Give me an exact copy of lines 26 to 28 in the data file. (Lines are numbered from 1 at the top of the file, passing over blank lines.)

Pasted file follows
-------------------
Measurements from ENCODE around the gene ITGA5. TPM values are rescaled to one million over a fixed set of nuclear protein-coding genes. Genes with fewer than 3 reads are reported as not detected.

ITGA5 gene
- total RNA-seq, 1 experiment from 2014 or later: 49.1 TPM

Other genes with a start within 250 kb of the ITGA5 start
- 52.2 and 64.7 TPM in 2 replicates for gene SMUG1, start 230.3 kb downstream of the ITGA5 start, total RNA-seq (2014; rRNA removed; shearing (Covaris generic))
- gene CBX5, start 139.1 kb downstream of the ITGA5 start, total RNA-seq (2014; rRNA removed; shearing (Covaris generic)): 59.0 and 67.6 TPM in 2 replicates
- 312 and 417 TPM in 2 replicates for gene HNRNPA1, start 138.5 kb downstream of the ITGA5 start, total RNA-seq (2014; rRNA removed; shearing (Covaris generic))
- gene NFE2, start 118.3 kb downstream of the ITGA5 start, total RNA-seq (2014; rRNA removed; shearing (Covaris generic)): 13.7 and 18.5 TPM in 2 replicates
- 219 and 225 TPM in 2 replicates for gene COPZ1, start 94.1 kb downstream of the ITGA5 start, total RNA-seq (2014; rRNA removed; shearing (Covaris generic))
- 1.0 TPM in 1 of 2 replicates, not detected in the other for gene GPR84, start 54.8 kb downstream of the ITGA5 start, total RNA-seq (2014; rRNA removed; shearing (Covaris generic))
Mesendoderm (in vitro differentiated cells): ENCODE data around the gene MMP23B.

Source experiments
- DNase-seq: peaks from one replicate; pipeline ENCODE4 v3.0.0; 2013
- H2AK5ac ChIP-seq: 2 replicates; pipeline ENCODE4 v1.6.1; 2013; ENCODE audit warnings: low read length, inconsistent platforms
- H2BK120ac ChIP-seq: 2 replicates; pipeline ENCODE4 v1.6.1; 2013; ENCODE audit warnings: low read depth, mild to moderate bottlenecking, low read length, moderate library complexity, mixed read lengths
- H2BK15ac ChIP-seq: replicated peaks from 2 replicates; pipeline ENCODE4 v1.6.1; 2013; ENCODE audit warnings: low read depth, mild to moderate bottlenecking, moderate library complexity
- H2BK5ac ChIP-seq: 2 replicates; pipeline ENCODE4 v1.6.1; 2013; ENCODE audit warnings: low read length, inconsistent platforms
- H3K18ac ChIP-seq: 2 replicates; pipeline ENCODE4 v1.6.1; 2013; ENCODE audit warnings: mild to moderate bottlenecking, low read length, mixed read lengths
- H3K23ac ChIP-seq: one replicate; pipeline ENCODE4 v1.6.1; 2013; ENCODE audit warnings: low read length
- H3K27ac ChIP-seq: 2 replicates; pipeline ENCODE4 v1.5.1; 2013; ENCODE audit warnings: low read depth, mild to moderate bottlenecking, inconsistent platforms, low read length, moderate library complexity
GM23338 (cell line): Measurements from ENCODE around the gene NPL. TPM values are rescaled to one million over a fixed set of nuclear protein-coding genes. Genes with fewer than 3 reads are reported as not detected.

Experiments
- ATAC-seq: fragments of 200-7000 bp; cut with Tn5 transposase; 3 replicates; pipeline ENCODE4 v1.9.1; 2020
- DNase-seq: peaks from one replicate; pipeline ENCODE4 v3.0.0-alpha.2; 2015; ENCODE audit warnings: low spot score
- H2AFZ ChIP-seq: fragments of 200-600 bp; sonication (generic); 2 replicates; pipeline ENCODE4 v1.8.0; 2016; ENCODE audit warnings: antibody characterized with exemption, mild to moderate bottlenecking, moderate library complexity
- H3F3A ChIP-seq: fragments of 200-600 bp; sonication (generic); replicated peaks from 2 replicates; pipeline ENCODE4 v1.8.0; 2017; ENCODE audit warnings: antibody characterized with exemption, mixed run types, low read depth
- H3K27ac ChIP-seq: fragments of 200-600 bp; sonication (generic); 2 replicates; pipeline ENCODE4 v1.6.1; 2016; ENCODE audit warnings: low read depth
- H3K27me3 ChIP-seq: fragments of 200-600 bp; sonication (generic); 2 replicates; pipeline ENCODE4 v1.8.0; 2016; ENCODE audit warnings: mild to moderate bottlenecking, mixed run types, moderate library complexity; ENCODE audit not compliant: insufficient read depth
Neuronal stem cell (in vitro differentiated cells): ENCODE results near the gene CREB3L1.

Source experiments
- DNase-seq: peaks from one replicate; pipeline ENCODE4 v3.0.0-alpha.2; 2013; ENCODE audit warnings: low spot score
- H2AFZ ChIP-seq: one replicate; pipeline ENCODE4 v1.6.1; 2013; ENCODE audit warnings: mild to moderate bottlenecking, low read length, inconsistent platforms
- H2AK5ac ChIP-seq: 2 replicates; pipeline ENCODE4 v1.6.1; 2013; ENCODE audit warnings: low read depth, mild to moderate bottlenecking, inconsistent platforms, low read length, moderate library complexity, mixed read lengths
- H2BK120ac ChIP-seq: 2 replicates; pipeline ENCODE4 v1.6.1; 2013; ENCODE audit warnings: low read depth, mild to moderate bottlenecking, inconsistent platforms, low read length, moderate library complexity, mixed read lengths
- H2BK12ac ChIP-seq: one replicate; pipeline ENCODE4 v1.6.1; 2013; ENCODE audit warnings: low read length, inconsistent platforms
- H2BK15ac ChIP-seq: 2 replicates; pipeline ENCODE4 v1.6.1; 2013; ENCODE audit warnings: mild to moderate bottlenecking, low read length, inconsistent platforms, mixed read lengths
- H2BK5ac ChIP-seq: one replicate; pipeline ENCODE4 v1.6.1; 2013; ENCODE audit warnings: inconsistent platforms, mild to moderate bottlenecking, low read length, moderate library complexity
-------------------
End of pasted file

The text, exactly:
- H3F3A ChIP-seq: fragments of 200-600 bp; sonication (generic); replicated peaks from 2 replicates; pipeline ENCODE4 v1.8.0; 2017; ENCODE audit warnings: antibody characterized with exemption, mixed run types, low read depth
- H3K27ac ChIP-seq: fragments of 200-600 bp; sonication (generic); 2 replicates; pipeline ENCODE4 v1.6.1; 2016; ENCODE audit warnings: low read depth
- H3K27me3 ChIP-seq: fragments of 200-600 bp; sonication (generic); 2 replicates; pipeline ENCODE4 v1.8.0; 2016; ENCODE audit warnings: mild to moderate bottlenecking, mixed run types, moderate library complexity; ENCODE audit not compliant: insufficient read depth